Elephant conservation

3 Things You Didn’t Know About Elephants

Elephants are 1 of the 3 only animal species that mourn the death of their own. According to Jason Goldman, journalist at the BBC, elephants, chimpanzees and dolphins have portrayed similar behaviours to human’s when they come across a death of their own. When the young of a chimpanzee has died, the mum walks around carrying it for days after the death. When a dolphin dies the pod swim around the corpse and keep it protected from predators for days following.

Everyone know’s my love for Elephants, I wanted to write about the similarities they have to us humans, despite the very obvious differences.

Let’s start with their brains. The elephant’s brain is the largest among all mammals according to a book called “Do elephants feel pain and if so, how do we know this” by researcher Jeheskel Shoshani et al. While the size of your brain doesn’t make you smarter, just like people with bigger heads can still be dumb, there is a method known as encephalization quotient (in short, EQ) that is used to estimate an animal’s intelligence. It compares the actual size of an animal’s brain against body mass.

In terms of EQ, the elephant scores on average 1.88, compared to a pig,  who scores 0.27. Just to clarify, a female elephants EQ is higher than the males (girl power!). While an Elephants EQ is far lower than a humans, who on average score 6.5, there are many similar aspects and behavioural traits. An Elephant, like human, can distinguish individuals. And even more impressively, they can distinguish humans by their voices. A study in 2014 by researches from the University of Sussex in UK discovered that Elephants can tell a human’s age and ethnicity through the sound of their voices. The elephants began to act aggressive and defensively when they heard the voice recording of men from the Masai tribe in Kenya, a tribe that has a history of poaching elephants, but were not phased by another recording of women and children from the same tribe.

According to a science journal in the BBC from 2001, written by Briggs, another similar aspect is that like humans, elephants have a very complex hippocampus and cerebral cortex – responsible for will-power and problem solving. This also contributes to their great memory.

Female elephants are said to exhibit superior memory, they  can recognize old feeding sites or distinguish between the urine scent of up to 30 female relatives, even if they have been separated for many years.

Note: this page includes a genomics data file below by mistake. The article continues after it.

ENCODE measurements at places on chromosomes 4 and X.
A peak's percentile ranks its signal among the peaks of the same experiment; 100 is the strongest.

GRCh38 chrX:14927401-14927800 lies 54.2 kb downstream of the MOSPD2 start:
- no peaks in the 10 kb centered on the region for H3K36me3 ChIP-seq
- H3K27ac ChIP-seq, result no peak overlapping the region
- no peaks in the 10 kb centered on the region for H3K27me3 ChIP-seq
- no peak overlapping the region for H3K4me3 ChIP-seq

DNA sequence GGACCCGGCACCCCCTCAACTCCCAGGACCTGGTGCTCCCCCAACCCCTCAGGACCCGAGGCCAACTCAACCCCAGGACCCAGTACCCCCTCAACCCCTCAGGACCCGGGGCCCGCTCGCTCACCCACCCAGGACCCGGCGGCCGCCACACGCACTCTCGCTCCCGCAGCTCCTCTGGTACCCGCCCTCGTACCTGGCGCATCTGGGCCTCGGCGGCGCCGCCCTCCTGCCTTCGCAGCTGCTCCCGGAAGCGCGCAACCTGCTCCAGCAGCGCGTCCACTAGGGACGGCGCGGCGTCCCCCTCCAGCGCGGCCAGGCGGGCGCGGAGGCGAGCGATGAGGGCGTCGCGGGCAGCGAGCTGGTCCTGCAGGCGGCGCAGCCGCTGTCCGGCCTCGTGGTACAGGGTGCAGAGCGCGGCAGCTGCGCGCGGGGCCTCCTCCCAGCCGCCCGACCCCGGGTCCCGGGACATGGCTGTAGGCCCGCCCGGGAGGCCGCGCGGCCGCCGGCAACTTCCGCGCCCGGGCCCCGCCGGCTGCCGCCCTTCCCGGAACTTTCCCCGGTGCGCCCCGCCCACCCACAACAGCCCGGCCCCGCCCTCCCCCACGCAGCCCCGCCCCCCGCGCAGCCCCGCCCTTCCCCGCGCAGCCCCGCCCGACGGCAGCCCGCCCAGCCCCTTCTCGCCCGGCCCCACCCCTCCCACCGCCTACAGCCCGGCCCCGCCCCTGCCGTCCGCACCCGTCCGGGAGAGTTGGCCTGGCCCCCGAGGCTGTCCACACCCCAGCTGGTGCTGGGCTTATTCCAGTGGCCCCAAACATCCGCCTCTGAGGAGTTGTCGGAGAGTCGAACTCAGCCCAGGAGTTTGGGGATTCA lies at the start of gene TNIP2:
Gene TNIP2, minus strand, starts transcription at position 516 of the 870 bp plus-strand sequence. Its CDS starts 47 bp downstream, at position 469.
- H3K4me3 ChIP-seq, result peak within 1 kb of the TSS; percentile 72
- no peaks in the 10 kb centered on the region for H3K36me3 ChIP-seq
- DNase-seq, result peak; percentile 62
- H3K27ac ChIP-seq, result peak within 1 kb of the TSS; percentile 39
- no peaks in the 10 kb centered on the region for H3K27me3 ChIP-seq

The older the female elephant, the more experienced she is at recognising familiar faces and alerts the herd when an oncoming elephant is a friend or foe. This allows the herd to concentrate on feeding and breeding.

Briggs goes on to say that the sad truth is many times, poachers kill the older, larger members of the herd, leaving the herd more vulnerable and dimming their chances to survive.

elephants mourn dead

Source: Dailymail

Because of this strong memory, elephants also show signs of grief over the past. Like I said, elephants mourn the death of their own and they do so by touching the body with their feet and caress their bodies with their trunk.

While their intelligence and memory sets these creatures apart, it is their display of emotions that really shows us how similar elephants are to humans. I have already talked about grief, but joy and happiness is always seen when a herd of elephants are together. Two occasions in an elephant’s life are marked with great happiness, the birth of a baby and the reunion of separated family members. In the documentary from 2010 called “Echo:An Elephant to remember”, a reunion like this is seen. Loud bellowing is heard sometimes from even a quarter of a mile away and then there pace quickens as they are about to meet before they rub against each other with flapping ears, it’s like a real life Hollywood film!!

elephant safari udawalawe

Terror and fear is also shown, when for example a baby African elephant is seen waking up in the middle of the night screaming, in the same documentary, after she has witnessed her mother being poached – a sign of post-traumatic stress. Human’s show the same behaviour when they have experienced a traumatic event.

There is a lot more that I can say that I discovered in my research about these magnificent animals that captured my awe but today I wanted to highlight the three most prominent similarities between man and elephant – the ability to recognise individuals, their memory and their empathy.

Despite these similarities, we still have a long way to go before the human race give elephants the equal respect and treatment they deserve. With Poaching, elephant riding and using elephants for heavy load, we continue to harm them and the first step is to educate…..

What else do you love about elephants 🙂

 

 

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